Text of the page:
Green Hills Service Center and The Well Coffeehouse at Hillsboro Road and Richard Jones will be razed to make way for a mixed-use development of apartments, offices, restaurants and retail. -- Photo: Lyle Graves | Nashville Ledger
Bike lane improvements also are expected to make it easier for residents to work, shop and dine out without getting into their cars.
One study showed a full 30 percent of traffic in Green Hills can be attributed to shoppers moving from store to store, says Kleinfelter, who also is president of Walk Bike Nashville.
“It’s kind of like the old Yogi Berra quote: ‘Nobody goes there anymore. It’s too crowded,’ ” says Kleinfelter, who has lived near Hillsboro Road for more than a decade. “If we can make it more walkable, we can reduce that problem.”
The right-of-way along the Hillsboro corridor is narrow, so even room for bike lanes and new sidewalks will be limited.
Planners have been looking at the possibility of extending the rapid transit express bus, or BRT, proposed for West End Avenue from White Bridge to Five Points in East Nashville. At present, there isn’t enough room on Hillsboro Road for an express lane.
But despite the transit and traffic issues, Green Hills still has been potential to become the “neatest urban village in Nashville,” Kleinfelter says.
Worth the mess?
Even Hicks, whose Green Hills Action Partners association was formed in response to some neighborhood design proposals, has embraced the idea.
“When we realized that serious changes were about to happen in our community, we knew it was time to get actively involved in the planning process,” she says.
Today, members stay in close touch with councilmen, city planners, developers, business leaders on a variety of plans and proposals.
“Green Hills is forever changing and new ideas come up all the time,” she adds. It’s like renovating a house. During the process, it can be messy, aggravating and costly.… But when it’s all said and done, the end results can be very rewarding.”
New development has its benefits in less obvious ways, as well, she adds.
“Infrastructure is very expensive, and when a developer pays for the upgrade, that’s a big help to all of us,” Hicks says. “In fact, many times developers will even go above and beyond the basic requirements, and that is especially nice.”
Even more change, and the construction and traffic that goes with it, could be in store for the business district.
The Metro Planning Commission is scheduled to consider a zoning change on Jan. 10 to accommodate another large, mixed-use development with a hotel, retail, restaurant and office space at the point in which Crestmoor Avenue curves to become Cleghorn Avenue. Green & Little of Gallatin hopes to break ground in 2014, if approved.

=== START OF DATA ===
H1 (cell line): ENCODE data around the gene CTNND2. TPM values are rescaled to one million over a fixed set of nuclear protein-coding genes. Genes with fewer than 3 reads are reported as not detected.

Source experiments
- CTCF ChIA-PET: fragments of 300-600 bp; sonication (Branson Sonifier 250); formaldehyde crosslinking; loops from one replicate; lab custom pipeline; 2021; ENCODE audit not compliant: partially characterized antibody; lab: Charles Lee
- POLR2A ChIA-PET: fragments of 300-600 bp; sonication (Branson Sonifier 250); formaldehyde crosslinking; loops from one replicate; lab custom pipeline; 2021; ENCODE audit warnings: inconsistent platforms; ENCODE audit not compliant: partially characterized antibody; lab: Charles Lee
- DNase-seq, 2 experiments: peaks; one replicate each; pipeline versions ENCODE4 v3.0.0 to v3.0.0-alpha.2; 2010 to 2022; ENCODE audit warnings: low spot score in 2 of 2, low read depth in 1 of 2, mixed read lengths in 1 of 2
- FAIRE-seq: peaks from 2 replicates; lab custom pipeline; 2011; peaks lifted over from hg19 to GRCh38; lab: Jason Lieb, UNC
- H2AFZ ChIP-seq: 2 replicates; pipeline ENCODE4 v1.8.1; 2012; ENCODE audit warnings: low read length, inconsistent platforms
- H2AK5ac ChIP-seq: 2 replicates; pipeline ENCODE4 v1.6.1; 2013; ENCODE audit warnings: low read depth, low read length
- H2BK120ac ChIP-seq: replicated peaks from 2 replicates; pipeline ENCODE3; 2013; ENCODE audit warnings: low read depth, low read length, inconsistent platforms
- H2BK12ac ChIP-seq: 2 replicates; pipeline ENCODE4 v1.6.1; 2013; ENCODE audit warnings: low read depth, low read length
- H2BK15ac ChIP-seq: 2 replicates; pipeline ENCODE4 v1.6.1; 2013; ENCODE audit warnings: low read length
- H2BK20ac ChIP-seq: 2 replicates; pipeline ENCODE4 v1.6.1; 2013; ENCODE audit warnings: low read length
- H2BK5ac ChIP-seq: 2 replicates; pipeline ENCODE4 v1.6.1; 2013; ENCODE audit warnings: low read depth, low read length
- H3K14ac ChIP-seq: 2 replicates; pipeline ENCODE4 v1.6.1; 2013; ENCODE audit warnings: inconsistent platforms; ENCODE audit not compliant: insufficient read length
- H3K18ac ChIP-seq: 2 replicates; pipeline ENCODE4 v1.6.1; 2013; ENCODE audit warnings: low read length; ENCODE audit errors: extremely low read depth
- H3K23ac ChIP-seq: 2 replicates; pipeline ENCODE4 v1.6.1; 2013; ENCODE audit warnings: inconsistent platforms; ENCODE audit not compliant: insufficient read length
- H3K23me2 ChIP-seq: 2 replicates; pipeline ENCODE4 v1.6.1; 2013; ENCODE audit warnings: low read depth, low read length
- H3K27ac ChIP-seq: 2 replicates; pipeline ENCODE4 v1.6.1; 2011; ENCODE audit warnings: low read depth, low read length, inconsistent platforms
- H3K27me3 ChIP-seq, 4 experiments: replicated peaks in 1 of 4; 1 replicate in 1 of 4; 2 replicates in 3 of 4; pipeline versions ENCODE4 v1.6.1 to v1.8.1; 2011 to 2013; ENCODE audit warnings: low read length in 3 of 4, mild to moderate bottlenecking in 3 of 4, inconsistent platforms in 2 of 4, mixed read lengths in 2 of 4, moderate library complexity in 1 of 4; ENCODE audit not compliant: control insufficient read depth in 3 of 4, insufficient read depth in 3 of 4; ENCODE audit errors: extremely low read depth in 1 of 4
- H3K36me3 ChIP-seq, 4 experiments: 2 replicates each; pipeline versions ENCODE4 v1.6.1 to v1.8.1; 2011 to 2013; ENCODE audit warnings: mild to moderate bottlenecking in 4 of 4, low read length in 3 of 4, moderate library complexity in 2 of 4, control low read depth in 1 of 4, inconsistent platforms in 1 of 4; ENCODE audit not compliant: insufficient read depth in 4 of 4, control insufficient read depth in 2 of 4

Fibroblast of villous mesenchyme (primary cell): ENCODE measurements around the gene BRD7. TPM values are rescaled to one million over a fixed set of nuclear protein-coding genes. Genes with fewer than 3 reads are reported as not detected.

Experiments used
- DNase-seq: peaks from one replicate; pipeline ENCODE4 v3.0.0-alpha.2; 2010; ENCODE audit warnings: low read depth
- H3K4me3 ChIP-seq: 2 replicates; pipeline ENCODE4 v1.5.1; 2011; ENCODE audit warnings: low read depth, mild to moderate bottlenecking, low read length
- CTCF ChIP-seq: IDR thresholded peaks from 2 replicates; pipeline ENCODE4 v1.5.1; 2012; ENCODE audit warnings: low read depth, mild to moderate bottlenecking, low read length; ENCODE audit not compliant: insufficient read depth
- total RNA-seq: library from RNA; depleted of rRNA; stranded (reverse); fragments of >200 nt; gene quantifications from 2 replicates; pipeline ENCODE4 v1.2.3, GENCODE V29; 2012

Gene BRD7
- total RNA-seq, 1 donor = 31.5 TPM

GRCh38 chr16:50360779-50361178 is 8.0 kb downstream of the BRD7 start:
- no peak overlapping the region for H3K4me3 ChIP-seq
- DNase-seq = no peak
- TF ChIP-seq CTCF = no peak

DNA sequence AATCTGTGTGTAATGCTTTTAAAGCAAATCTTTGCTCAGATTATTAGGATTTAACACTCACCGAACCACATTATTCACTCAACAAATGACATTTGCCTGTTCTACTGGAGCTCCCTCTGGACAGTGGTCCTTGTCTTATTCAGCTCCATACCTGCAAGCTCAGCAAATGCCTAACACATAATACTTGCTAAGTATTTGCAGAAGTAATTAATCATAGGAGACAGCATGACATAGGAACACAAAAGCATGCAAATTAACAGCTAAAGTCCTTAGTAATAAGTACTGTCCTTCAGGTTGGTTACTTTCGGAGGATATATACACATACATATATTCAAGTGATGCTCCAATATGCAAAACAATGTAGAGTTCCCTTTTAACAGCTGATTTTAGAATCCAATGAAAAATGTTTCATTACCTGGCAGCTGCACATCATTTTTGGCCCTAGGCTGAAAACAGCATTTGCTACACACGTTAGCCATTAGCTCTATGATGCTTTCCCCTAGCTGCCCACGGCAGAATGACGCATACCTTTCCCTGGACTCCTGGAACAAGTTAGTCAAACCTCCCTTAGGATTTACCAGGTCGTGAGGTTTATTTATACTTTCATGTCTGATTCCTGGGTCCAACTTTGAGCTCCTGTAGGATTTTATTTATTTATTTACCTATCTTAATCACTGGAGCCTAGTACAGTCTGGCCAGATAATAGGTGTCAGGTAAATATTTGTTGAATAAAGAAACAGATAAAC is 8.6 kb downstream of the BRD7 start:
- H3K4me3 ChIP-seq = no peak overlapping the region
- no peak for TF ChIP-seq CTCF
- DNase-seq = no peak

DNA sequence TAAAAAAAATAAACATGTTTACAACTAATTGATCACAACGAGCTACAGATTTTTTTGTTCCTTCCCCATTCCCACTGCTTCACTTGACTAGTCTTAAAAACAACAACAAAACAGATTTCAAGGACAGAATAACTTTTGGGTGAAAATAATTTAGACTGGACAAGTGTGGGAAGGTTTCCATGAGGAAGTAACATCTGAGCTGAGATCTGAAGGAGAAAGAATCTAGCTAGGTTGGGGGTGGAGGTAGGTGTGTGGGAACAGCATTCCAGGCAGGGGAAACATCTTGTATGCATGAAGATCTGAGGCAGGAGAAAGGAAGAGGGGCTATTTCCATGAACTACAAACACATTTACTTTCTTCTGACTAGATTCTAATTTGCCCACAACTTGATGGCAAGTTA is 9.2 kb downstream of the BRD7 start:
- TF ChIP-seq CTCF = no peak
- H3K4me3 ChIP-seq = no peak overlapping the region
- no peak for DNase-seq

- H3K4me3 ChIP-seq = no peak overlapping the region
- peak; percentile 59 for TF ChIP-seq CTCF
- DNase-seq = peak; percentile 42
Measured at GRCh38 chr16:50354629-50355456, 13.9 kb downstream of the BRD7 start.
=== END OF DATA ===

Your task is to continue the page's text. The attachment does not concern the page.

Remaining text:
For Southern Land, its mixed-use project has a special appeal because it will bring something to Green Hills that hasn’t been seen in a while – new apartments.
“Apartment stock in the Green Hills submarket is an older product,” McNally says. “We’ve seen some successful deals on West End and in the Gulch, but have not previously been able to come into Green Hills because of zoning, land cost and lack of available sites.”
A slight loosening of lending and investment purse strings in recent months has spurred several new developments, including Southern Land projects on Elliston Place, at the former site of Father Ryan High School, and in Cool Springs.
Rents for the efficiency, one- and two-bedroom apartments at the Green Hills site have not yet been set, but are likely to wind up in the $2 per square foot range, comparable to new residential projects in The Gulch, McNally says.
Steps to help manage traffic at the busy intersection will include a right-turn lane from Richard Jones Road and a left-turn lane for southbound traffic heading into the property.
Commercial real estate analysts say Nashville has weathered the economic storm of the past four years better than most cities, in part because of its cautious approach to approving development.
With storm clouds beginning to part, making sure that development demands are met within stated guidelines could give the region a further boost.
According to a study released earlier this year by the Congress for New Urbanism, neighborhoods that promote diversity in uses, income and access to alternative transportation options proved more resilient than traditional suburbs.